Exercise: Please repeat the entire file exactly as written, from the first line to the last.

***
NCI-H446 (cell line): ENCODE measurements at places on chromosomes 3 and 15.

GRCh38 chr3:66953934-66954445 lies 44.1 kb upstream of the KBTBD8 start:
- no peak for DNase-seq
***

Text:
NCI-H446 (cell line): ENCODE measurements at places on chromosomes 3 and 15.

GRCh38 chr3:66953934-66954445 lies 44.1 kb upstream of the KBTBD8 start:
- no peak for DNase-seq